With the news that an old deal might be back on the table, Iran is ready for the delivery of an S-300 missile system from Russia, Iran's defense minister said Thursday. Hossein Dehghan, brigadier general and defense minister of Iran, said the status of the contract for the S-300 has been in question for some time, according to Russia Today.
"The issue of the S-300 system is an old one between Russia and Iran," Dehghan said to Russia Today. "We had already signed a contract with Russia for the purchase of this system. Six years ago, the Russian president suspended the contract. Naturally, we have been asking for the contract to be performed ever since."
Recent reports have suggested that Russian President Vladimir Putin has decided to sell the Russian-made S-300 missile system to Iran. The S-300 is a long-range, surface-to-air defense system. Russia signed an $800 million contract with Iran to deliver the system in 2007, but the deal was put on hold in 2010, after protests from the U.S. and Israel. Dehghan said that Iran wants the contract to be honored, something the country has desired since Russia first suspended the deal.
"At that time, we sent some experts to Russia," Dehghan said to Russia Today. "They were trained on both the technical and the practical aspects of this system, and they returned to Iran. In addition, we prepared the proper structures for the system in Iran; in other words, we were ready to receive the system based on the contract that we had signed. Our position has always been to seek the performance of the contract."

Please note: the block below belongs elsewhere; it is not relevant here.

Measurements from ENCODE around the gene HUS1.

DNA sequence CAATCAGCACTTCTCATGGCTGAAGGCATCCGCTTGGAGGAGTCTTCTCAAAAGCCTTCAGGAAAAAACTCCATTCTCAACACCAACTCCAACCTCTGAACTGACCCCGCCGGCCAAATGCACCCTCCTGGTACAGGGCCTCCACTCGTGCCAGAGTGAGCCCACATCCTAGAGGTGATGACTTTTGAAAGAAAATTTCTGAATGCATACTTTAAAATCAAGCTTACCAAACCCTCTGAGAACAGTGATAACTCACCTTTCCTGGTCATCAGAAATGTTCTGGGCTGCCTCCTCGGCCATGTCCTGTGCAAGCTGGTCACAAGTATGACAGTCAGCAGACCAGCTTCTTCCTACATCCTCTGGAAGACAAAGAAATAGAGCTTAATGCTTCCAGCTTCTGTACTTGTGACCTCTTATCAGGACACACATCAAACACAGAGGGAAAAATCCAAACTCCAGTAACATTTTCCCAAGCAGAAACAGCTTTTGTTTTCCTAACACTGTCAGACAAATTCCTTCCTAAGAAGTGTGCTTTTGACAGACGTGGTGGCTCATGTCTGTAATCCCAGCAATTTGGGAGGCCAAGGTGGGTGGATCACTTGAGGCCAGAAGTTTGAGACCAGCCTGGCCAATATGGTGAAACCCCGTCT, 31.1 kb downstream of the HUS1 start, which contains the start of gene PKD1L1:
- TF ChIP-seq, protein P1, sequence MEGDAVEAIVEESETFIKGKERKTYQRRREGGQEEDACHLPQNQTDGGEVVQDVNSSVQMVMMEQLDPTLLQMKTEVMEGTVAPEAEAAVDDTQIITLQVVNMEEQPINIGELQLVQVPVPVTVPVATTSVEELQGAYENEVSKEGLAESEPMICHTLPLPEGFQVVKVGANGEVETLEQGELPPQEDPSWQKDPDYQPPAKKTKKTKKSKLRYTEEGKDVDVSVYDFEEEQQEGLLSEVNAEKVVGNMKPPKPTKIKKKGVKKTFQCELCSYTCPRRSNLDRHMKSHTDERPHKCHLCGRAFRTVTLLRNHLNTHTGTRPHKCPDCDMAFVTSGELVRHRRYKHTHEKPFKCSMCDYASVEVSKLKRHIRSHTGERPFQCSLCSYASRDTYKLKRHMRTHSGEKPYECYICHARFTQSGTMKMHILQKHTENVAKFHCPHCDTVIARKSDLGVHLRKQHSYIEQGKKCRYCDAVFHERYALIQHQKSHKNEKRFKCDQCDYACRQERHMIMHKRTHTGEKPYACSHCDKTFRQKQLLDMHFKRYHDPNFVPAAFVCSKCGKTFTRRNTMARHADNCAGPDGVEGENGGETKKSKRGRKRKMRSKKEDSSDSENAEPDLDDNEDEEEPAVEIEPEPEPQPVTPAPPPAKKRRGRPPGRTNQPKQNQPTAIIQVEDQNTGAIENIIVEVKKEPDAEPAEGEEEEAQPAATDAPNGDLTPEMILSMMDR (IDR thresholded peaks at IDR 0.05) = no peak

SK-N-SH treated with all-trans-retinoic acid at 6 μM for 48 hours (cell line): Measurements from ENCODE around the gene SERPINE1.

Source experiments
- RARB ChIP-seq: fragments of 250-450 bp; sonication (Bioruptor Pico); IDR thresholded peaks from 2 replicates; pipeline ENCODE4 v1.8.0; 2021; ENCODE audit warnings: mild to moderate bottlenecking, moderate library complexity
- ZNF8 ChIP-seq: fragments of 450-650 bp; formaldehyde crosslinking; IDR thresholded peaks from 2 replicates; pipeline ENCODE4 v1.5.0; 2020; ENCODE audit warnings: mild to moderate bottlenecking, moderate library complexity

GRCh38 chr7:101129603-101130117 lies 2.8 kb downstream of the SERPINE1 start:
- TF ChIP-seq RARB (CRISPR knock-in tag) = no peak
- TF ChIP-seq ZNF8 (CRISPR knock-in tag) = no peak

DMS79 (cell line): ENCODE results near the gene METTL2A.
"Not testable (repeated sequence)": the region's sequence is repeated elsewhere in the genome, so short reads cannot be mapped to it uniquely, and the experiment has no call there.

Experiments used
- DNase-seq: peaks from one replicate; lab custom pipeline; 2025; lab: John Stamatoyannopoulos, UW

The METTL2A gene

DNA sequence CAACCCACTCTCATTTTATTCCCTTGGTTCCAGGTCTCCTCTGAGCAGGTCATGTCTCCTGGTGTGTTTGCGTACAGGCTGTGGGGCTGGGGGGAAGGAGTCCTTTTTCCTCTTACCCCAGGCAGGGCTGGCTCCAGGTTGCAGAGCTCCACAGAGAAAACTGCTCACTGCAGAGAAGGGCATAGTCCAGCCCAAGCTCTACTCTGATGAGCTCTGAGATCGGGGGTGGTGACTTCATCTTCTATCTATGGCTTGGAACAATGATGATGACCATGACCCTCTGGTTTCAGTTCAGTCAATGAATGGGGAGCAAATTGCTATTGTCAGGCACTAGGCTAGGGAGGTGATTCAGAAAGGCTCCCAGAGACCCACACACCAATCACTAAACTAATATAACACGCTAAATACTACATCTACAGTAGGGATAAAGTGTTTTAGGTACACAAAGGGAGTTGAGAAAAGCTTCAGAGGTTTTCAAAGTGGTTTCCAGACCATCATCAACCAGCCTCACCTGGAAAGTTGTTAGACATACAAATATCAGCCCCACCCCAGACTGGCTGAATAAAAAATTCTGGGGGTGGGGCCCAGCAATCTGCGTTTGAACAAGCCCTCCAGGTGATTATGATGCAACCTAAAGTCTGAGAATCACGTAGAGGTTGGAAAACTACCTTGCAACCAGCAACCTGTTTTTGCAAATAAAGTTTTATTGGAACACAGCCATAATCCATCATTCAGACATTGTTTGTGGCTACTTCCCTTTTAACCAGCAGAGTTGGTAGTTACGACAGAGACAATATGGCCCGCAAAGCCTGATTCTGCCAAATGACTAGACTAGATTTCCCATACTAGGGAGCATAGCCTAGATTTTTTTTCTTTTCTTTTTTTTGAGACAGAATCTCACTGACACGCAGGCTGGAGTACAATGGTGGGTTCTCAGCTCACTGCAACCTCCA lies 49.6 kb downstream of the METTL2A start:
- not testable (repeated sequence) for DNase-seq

While Putin might have lifted the ban on the sale of the S-300 system to Iran, the deal might not be on the immediate horizon. "I do not think that it is a matter of near future," said Sergey Ryabkov, Russia's deputy foreign minister, reported Russian news agency TASS Thursday. "It is far more important that a political and legal decision has been taken to open up such an opportunity."
Dehghan said to Russia Today there was no connection between the S-300 deal and the conflict in Yemen. It has been reported that Iran is providing arms to Shiite rebels in Yemen, which would put the country at risk for conflict with the U.S. and could make a resolution more difficult.
If the deal for the S-300 is eventually carried out, President Barack Obama said Tuesday on MSNBC's "Hardball," the U.S. would be able to "penetrate" any Iranian defense system, should it be necessary to destroy a suspected nuclear weapons program.